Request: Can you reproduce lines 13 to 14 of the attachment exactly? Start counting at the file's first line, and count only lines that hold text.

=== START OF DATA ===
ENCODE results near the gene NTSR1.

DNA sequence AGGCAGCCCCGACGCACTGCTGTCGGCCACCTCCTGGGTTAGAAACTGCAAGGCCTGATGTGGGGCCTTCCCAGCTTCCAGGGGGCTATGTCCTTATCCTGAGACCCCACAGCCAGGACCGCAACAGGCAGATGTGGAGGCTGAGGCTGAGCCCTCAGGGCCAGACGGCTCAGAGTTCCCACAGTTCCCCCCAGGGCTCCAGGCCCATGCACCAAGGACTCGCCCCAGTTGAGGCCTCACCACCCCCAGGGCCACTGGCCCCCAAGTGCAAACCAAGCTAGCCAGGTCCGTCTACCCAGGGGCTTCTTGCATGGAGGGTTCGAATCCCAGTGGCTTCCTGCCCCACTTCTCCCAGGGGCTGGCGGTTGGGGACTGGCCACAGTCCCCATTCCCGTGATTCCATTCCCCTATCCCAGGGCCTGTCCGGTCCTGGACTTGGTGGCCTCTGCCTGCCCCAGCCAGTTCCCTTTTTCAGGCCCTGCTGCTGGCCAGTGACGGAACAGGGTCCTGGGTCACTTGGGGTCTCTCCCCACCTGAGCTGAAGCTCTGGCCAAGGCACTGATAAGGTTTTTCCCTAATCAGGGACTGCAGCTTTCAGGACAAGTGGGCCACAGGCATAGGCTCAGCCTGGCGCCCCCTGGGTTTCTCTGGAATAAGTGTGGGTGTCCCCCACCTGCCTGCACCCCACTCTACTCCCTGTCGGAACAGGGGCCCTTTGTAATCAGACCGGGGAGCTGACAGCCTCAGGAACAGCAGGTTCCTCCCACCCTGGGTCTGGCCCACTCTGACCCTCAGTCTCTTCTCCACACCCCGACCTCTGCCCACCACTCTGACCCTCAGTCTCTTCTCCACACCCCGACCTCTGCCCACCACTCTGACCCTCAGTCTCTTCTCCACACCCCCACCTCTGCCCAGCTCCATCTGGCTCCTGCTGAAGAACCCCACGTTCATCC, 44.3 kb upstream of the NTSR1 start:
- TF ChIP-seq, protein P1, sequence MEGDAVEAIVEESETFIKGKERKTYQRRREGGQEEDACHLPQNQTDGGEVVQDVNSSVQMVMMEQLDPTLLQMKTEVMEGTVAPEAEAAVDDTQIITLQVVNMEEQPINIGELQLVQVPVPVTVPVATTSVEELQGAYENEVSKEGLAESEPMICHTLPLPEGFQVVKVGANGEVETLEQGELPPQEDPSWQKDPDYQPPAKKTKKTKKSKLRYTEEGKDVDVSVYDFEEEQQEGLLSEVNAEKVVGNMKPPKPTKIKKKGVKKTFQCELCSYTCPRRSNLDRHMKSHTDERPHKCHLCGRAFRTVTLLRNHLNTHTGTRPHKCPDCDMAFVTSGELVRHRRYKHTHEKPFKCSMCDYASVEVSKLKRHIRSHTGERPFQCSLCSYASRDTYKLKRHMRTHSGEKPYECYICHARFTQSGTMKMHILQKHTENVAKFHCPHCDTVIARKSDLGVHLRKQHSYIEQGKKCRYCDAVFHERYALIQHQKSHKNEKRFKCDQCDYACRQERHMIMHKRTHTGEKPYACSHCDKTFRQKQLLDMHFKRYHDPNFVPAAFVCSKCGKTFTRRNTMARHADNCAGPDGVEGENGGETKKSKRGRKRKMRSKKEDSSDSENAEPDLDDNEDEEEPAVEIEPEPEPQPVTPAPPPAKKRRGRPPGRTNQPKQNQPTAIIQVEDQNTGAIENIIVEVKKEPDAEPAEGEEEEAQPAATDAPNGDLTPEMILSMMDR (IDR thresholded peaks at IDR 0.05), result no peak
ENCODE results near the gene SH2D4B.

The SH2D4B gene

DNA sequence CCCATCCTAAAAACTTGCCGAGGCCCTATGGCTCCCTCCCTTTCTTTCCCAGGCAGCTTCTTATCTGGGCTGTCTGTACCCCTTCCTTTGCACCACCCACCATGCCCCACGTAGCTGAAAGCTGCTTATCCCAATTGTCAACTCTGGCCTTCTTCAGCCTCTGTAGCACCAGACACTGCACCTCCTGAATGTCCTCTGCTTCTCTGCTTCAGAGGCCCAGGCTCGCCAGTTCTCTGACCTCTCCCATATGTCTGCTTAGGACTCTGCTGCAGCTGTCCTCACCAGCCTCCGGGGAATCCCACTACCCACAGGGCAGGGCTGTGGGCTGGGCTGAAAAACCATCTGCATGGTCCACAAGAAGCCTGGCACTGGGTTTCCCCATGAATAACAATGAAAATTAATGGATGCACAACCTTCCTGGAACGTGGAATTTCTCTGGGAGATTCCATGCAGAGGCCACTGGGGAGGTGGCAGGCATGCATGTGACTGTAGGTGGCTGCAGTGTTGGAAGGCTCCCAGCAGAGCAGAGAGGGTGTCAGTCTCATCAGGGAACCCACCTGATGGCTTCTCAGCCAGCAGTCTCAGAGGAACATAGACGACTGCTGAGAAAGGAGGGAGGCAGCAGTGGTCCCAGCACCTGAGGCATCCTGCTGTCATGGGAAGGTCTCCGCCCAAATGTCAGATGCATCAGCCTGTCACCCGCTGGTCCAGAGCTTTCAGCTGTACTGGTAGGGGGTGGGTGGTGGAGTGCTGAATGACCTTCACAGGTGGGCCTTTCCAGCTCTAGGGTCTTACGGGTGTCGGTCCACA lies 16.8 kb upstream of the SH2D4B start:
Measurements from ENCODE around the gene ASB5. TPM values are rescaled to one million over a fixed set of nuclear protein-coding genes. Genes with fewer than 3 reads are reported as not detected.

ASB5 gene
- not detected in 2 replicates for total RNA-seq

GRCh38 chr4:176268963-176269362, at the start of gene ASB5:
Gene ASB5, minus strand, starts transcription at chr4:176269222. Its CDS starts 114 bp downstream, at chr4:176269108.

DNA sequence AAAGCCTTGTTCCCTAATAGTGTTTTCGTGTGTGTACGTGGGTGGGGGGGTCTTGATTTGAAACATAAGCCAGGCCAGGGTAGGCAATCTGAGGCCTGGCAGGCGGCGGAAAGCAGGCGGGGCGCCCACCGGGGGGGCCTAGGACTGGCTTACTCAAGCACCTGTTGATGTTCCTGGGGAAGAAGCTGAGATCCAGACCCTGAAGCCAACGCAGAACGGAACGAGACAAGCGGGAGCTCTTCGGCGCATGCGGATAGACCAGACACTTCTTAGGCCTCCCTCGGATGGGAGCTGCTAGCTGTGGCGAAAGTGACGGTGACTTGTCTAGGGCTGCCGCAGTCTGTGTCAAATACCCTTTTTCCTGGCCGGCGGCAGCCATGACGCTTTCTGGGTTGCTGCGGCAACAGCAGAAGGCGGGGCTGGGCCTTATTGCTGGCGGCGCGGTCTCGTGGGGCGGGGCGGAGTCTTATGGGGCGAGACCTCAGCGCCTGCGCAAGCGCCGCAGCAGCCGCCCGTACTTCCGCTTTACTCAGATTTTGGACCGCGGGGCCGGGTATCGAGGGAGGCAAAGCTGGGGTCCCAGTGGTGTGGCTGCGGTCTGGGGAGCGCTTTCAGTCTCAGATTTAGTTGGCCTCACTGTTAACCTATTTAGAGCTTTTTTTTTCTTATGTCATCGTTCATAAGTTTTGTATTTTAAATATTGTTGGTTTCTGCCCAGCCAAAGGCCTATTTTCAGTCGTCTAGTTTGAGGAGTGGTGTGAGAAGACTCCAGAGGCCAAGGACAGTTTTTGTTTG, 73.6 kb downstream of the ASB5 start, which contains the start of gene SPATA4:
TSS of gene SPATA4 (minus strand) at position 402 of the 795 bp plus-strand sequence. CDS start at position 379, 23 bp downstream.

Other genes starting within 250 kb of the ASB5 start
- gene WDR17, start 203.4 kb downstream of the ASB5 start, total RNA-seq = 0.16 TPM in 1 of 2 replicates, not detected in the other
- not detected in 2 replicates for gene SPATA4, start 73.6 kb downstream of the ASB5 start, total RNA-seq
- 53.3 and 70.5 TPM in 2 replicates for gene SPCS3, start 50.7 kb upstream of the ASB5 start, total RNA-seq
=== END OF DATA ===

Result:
TSS of gene SPATA4 (minus strand) at position 402 of the 795 bp plus-strand sequence. CDS start at position 379, 23 bp downstream.

Other genes starting within 250 kb of the ASB5 start